When you purchase CRE, as the buyer, you want documentation that allows you to back out of the deal if something is amiss or isn’t legally sound. You also want a guarantee that what you are buying is exactly what is represented. Moreover, there are market pressures and timelines, like those of the 1031 exchange, that force due diligence to be carried out as quickly as possible so the deal can be closed. Written timelines, with the buyer and seller in agreement, keep the deal moving forward.
The purchase and sale agreement is critical to closing the deal as it addresses all possible questions and issues that might come up and ensures the legalities of the deal are checked and correct. It is THE document that makes a purchase and sale possible.
The Difference Between a PSA & Purchase Agreement
It is easy to confuse the “purchase and sale agreement” with a “purchase agreement.” However, the difference is that the purchase agreement is the final sale document that both parties sign at the closing table. Once both parties sign the purchase agreement, the property is legally sold to the buyer and the deal is done.
The Difference Between a PSA & Letter of Intent (LOI)
A letter of intent to purchase real estate is not a legal purchase contract. It is a document, presented by the buyer to the seller, that outlines the essential information and proposed terms of the sale without having to determine the specific legal terms before it is necessary to do so. It is more of a good faith document to show the seller that the buyer is serious about purchasing his or her property.
An LOI precedes the PSA, and typically includes the buyer’s information, price, earnest money, financing terms, closing date, any special circumstances like a 1031 exchange, and if the buyer is allowed preliminary due diligence.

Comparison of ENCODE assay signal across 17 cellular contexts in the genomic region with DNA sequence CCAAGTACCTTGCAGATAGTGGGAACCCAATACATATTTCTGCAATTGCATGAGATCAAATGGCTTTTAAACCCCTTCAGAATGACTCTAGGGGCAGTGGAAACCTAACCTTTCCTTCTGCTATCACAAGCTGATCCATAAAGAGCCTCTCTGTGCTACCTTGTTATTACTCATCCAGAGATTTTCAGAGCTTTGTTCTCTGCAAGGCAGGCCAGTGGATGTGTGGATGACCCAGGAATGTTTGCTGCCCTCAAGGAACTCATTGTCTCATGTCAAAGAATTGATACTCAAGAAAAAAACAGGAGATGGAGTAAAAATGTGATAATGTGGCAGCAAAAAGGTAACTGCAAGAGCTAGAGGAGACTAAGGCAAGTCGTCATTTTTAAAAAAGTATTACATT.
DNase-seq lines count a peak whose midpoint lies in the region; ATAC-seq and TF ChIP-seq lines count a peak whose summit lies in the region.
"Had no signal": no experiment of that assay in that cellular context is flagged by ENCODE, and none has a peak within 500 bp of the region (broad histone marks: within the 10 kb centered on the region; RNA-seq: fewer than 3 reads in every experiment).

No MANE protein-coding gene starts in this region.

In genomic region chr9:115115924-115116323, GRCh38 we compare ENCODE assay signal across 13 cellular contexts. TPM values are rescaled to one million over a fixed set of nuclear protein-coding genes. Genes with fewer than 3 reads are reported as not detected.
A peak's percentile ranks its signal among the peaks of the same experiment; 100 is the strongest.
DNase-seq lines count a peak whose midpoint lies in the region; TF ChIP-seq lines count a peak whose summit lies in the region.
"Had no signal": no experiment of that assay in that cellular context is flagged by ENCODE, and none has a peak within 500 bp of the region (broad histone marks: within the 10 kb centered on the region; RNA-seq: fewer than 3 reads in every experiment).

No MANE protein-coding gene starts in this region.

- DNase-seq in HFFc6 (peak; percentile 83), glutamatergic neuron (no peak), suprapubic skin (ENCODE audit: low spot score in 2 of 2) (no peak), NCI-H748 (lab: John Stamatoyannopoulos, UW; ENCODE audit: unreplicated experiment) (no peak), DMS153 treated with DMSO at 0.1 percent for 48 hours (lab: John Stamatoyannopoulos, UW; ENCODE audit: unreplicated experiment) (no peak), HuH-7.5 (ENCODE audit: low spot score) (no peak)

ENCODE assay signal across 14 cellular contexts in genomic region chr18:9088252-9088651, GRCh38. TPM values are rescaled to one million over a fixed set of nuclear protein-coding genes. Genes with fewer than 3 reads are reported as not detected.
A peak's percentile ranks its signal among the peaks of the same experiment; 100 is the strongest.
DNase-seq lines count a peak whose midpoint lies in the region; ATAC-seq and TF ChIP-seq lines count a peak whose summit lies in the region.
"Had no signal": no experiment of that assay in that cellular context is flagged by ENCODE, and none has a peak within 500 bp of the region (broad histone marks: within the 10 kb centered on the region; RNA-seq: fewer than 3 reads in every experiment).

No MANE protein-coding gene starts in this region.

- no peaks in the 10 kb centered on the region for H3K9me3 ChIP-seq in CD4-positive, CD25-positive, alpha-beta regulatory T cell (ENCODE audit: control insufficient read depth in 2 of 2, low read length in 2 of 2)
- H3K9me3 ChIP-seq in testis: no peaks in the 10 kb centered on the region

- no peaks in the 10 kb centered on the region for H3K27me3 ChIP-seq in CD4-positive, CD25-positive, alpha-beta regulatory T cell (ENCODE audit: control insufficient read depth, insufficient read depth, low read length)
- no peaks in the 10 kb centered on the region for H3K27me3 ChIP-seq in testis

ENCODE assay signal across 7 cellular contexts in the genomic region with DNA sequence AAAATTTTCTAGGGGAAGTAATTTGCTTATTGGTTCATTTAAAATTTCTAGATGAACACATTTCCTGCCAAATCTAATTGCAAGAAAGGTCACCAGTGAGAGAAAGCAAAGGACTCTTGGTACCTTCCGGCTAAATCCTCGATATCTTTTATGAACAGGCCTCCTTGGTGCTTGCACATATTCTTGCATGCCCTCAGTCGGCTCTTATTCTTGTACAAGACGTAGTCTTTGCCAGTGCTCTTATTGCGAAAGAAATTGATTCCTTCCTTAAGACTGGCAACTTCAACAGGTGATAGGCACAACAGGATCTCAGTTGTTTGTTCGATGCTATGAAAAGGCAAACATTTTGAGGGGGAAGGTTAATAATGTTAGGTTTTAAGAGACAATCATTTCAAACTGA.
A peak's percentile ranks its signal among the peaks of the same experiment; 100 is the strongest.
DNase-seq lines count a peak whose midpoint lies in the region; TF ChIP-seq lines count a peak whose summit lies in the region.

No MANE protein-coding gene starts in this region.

Once the general guidelines of the intent to purchase are spelled out in the LOI, presented, and signed by both parties, it is then used as the basis for crafting the legally binding purchase and sale agreement.
What Happens if There’s a Change to the PSA?
It may take several weeks for the finalization of the purchase and sale agreement. You may start with one version of a PSA, but after due diligence, when the buyer and third-party companies begin inspections, surveys, environmental studies, title searches, loan agreements, and anything else outlined in the agreement, a problem might arise that changes the terms. Throughout the transaction, the PSA may be altered to reflect the change(s), both parties then agree by signing or initialing the change, and it is all finalized at closing.
PSAs for NNN Property Investments
Even though most NNN leases are designed by the high-credit companies that tenant them, such as Dollar General, 7-Eleven, and Walgreens, PSAs are still required in the buying and selling process. Every property, whether new or existing, requires a PSA with language that protects the buyer and seller and documents specifics of the transaction such as financing terms, timelines, inspections, surveys, and environmental studies.
To Wrap it Up – The PSA is Your Map to a Successful Real Estate Closing
The commercial real estate PSA is the main legal document in the sale process. It is impossible to proceed with any CRE investment – triple net lease investments included – without a purchase and sale agreement. It legally defines the finest details of the deal, includes buyer and seller protections, and provides the legal framework to complete the sale. It is your map to a successful real estate closing.
If you’re searching for just the right recession-proof CRE investment, no matter where you reside, an expert Westwood Net Lease Advisor is here to help. We work with you from before the property search through closing and represent your best interests throughout the purchase process. Contact us today – our buyer representation is free. 314-997-5227